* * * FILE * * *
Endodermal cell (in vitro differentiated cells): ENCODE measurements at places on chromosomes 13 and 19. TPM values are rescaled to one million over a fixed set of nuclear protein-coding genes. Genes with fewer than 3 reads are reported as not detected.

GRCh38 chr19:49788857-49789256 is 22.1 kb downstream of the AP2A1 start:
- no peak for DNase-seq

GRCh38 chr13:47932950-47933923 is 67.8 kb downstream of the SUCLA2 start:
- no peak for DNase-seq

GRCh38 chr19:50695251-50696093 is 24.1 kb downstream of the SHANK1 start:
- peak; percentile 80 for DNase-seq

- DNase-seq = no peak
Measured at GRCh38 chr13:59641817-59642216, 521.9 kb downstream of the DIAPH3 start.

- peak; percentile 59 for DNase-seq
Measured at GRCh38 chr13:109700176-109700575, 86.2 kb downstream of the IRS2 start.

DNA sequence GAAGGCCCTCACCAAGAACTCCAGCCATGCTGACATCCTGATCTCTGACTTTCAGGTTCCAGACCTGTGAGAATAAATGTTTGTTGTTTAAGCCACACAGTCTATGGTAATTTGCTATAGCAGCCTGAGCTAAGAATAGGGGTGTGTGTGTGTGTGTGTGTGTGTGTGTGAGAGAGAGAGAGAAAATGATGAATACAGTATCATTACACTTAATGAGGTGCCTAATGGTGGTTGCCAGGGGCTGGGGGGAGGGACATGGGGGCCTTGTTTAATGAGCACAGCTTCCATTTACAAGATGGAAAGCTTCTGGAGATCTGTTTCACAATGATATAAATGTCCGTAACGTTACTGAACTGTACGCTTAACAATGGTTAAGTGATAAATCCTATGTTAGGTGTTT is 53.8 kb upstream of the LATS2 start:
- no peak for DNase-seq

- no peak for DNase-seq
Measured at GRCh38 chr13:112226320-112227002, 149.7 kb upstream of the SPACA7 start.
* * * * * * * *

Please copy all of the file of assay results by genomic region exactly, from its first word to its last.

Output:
Endodermal cell (in vitro differentiated cells): ENCODE measurements at places on chromosomes 13 and 19. TPM values are rescaled to one million over a fixed set of nuclear protein-coding genes. Genes with fewer than 3 reads are reported as not detected.

GRCh38 chr19:49788857-49789256 is 22.1 kb downstream of the AP2A1 start:
- no peak for DNase-seq

GRCh38 chr13:47932950-47933923 is 67.8 kb downstream of the SUCLA2 start:
- no peak for DNase-seq

GRCh38 chr19:50695251-50696093 is 24.1 kb downstream of the SHANK1 start:
- peak; percentile 80 for DNase-seq

- DNase-seq = no peak
Measured at GRCh38 chr13:59641817-59642216, 521.9 kb downstream of the DIAPH3 start.

- peak; percentile 59 for DNase-seq
Measured at GRCh38 chr13:109700176-109700575, 86.2 kb downstream of the IRS2 start.

DNA sequence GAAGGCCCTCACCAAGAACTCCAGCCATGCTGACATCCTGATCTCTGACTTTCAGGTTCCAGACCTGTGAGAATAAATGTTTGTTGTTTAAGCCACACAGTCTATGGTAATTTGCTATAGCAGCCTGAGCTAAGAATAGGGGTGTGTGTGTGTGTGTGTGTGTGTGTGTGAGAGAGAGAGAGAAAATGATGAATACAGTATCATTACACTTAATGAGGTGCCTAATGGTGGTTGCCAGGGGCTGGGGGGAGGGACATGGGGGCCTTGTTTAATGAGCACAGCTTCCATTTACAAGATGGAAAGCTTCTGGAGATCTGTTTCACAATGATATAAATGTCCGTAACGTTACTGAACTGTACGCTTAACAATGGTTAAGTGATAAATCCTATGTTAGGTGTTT is 53.8 kb upstream of the LATS2 start:
- no peak for DNase-seq

- no peak for DNase-seq
Measured at GRCh38 chr13:112226320-112227002, 149.7 kb upstream of the SPACA7 start.